In a mixed-use building the different elements exist as ‘stratum’ and each stratum contains the different building elements such as apartments, retail, car parking or commercial space, as distinct but connected elements.

Some very early examples in Australia include the Paradise Centre, Surfers Paradise, The Conaught in Sydney which includes a YMCA, Eastgate Gardens, Bondi Junction and more recently King Street Wharf, which is a complex example. It has often been commented that the best mixed-use developments are a combination of a well-designed building and quality and well considered SMS and BMC provisions.

Shared Facilities

The management and up-keep of shared facilities is a major part of any SMS. Shared facilities include access ways, stairs, elevators, water supplies, fire safety equipment, pumps, fans, hot water etc.

The key differences when detailing shared facilities in a mixed-use development revolve around equipment used by only one component, as opposed to equipment used by 2 or more components, is where a facility is shared.

These facilities are usually set out in a detailed strata management schedule or as part of the SMS. The shared facilities operate within a set of key legal documents:

  • Strata management statement
  • Building management statement
  • Easements and covenants
  • Umbrella management agreement.

It is also necessary that the body corporate has a by-law in place that allows the strata management committee to appoint a body corporate representative to the building management committee.

A strata management statement always means that a body corporate is associated with one of the stratum lots in a building. The relevant strata titles legislation must be referred to in any SMS. The BMC is associated with both a SMS and a building management statement.

Strata Managing Agent

The appointment of a managing agent to look after the affairs, sometimes complex, within in an SMS is an important provision.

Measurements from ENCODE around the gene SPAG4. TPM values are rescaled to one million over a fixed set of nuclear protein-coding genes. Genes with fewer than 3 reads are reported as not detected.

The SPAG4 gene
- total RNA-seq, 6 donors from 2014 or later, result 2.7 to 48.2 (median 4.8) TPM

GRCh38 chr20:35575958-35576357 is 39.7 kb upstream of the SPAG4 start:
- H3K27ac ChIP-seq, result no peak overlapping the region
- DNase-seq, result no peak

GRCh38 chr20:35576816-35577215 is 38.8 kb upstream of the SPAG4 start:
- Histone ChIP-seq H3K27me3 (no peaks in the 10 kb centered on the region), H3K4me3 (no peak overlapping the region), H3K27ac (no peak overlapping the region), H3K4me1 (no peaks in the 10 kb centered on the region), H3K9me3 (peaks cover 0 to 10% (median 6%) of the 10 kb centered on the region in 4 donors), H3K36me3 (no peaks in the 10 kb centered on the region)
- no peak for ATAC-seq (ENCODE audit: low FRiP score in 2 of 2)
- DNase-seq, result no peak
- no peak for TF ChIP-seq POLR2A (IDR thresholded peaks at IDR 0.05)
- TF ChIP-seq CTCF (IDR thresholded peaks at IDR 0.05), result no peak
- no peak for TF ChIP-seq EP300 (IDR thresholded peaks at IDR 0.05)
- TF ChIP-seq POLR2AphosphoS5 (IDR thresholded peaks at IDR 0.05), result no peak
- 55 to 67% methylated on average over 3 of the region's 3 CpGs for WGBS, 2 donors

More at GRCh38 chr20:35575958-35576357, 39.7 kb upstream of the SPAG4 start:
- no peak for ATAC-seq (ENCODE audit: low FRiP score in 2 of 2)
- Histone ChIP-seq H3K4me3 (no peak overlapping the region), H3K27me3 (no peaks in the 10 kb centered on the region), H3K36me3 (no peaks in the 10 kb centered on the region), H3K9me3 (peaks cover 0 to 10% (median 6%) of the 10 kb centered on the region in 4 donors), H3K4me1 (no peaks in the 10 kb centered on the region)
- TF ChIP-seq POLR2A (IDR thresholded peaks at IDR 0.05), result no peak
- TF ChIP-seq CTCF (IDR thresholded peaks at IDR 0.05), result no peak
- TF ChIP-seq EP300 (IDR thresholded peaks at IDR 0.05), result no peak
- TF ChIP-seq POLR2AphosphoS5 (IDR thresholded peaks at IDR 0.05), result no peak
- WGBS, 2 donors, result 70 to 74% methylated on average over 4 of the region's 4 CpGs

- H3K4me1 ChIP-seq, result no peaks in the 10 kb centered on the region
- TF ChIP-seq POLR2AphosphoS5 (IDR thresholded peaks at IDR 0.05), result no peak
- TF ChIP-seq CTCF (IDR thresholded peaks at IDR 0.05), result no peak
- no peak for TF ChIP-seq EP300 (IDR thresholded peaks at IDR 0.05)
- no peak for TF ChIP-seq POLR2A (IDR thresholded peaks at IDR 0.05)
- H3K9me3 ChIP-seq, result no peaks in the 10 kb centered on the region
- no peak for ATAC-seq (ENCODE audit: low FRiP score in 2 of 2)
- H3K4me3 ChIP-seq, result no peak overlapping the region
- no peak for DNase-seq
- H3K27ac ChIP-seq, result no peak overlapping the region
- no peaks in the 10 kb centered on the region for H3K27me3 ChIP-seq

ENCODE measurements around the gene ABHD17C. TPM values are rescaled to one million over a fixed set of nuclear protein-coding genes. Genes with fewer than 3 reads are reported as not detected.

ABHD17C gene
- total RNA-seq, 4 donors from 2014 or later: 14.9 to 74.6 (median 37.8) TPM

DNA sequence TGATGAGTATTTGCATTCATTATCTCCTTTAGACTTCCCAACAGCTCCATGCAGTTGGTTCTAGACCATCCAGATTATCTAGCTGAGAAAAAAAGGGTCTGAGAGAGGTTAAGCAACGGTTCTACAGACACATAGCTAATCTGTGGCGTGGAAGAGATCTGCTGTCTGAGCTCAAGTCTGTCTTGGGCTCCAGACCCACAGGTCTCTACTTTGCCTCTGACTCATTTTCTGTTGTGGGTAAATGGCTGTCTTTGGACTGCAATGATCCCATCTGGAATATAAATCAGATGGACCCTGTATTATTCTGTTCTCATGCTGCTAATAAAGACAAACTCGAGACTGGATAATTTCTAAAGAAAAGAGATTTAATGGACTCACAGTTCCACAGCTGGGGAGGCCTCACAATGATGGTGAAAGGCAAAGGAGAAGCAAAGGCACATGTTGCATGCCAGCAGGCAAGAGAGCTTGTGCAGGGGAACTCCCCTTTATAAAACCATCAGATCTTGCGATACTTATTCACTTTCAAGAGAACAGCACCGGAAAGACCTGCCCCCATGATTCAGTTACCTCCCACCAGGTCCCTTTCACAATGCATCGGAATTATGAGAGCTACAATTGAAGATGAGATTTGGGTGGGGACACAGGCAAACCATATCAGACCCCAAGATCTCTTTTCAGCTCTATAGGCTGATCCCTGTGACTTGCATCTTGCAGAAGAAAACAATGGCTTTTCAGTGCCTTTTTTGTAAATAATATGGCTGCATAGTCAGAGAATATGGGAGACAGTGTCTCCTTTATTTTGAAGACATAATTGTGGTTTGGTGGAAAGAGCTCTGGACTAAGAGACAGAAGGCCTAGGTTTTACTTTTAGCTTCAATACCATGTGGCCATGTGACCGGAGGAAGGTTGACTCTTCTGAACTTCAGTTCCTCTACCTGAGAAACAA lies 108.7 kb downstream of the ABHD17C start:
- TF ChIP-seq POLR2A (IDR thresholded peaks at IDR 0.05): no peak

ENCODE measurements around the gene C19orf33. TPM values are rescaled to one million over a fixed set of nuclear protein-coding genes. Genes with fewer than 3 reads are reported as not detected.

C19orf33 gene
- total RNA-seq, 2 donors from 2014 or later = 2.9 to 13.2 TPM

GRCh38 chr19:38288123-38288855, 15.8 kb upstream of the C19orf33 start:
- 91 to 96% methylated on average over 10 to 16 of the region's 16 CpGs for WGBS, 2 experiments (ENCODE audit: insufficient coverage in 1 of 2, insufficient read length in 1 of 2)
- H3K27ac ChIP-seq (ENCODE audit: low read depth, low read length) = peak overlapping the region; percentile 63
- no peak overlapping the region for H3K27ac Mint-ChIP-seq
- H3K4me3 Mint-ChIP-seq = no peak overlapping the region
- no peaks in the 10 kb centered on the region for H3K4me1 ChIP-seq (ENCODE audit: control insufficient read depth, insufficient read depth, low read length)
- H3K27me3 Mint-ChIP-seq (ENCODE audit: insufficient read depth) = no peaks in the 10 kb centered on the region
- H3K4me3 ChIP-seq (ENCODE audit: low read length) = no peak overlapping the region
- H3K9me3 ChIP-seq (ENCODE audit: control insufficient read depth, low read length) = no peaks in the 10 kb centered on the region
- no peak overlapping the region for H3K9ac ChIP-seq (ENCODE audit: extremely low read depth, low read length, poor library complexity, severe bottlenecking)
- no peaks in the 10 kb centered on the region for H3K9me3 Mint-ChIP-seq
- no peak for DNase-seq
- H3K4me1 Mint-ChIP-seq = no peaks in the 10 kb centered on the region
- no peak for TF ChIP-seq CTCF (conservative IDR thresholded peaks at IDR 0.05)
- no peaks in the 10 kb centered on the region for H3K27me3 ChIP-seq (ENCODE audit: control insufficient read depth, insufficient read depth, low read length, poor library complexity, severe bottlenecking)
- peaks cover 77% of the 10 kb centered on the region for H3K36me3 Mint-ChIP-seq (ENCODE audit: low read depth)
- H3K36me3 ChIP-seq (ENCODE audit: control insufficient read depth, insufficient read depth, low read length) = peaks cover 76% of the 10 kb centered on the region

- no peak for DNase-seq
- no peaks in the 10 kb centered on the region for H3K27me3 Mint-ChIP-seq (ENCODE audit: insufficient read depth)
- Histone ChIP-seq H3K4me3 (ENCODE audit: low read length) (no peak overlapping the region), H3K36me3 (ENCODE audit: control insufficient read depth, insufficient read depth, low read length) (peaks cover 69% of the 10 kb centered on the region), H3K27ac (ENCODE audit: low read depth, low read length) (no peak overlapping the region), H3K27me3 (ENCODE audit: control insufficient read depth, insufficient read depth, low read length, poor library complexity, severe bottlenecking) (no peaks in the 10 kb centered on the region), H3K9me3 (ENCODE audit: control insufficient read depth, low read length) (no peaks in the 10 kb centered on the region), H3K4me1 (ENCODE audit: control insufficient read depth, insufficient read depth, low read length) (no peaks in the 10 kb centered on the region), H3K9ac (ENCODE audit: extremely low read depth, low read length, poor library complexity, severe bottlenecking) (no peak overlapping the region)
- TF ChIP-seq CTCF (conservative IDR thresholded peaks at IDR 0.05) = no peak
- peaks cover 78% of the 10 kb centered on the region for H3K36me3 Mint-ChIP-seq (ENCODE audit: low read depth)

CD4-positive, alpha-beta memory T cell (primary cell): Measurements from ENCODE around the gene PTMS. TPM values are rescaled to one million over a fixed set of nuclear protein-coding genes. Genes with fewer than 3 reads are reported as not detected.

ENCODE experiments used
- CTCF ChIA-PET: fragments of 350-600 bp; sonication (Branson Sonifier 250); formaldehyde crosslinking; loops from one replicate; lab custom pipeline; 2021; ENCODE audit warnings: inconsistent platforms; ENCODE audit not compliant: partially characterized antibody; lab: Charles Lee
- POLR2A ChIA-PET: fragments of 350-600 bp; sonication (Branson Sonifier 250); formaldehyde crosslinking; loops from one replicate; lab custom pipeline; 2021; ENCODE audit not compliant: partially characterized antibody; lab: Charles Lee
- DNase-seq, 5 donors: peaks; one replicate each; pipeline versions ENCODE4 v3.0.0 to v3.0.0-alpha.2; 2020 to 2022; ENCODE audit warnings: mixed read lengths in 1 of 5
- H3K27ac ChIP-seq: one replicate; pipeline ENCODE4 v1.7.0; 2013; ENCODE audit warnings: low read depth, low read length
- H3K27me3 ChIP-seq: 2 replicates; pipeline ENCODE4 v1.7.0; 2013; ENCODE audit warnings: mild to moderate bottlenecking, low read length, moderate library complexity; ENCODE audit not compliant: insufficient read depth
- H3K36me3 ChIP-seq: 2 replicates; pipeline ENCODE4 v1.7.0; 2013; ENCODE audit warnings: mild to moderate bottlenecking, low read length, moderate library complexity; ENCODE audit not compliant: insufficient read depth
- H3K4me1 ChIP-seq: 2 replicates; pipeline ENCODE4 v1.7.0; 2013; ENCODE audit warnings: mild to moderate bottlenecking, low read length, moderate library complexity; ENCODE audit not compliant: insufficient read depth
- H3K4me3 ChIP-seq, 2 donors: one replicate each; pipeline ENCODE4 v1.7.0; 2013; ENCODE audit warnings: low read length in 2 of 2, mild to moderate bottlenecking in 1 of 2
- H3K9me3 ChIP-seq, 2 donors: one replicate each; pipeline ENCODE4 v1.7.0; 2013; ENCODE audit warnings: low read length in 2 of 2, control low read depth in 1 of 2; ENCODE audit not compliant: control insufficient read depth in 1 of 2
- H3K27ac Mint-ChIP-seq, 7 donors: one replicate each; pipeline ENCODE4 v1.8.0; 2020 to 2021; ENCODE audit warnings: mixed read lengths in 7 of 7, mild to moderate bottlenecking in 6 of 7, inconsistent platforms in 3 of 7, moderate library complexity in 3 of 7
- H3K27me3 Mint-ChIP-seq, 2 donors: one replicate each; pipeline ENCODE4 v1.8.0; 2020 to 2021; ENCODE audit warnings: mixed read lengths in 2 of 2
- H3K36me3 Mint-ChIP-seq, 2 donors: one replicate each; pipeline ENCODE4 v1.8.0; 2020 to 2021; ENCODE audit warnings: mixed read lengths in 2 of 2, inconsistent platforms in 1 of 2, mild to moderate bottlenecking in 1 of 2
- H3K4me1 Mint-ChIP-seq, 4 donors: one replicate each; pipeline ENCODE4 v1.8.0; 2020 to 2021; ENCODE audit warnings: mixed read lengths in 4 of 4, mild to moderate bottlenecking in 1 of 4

A key requirement for anyone buying into a mixed-use development would be to become familiar with not only the body corporate by-laws, but also the SMS. This relationship is an essential area for any managing agent because they have a key role in the building and at times there will be a need to balance the needs of a residential stratum with other uses.

A managing agent under the SMS does not have to be the same as the agent acting as the strata managing agent, but it can because of the size and complexity of some projects, be a more streamlined way to make such appointments.

Strata fees can be influenced by how the shared facilities mentioned earlier are structured, the managing agent and building manager are very important in how a budget for the building is prepared and then managed.

Usually an amount will be included in the strata fees that is payable to a BMC, for example an apartment owner’s responsibility for shared facilities. Careful budgeting is required to ensure costs are managed and proportioned correctly.

Large and complex mixed use developments are likely to become more common and more complex. However, apartment owners and investors can be sure that current legislation covering any SMS and its relationship to the more general application of a strata plan and its by-laws has a strong foundation in law and administration. This creates the ideal foundation for even the most complicated development.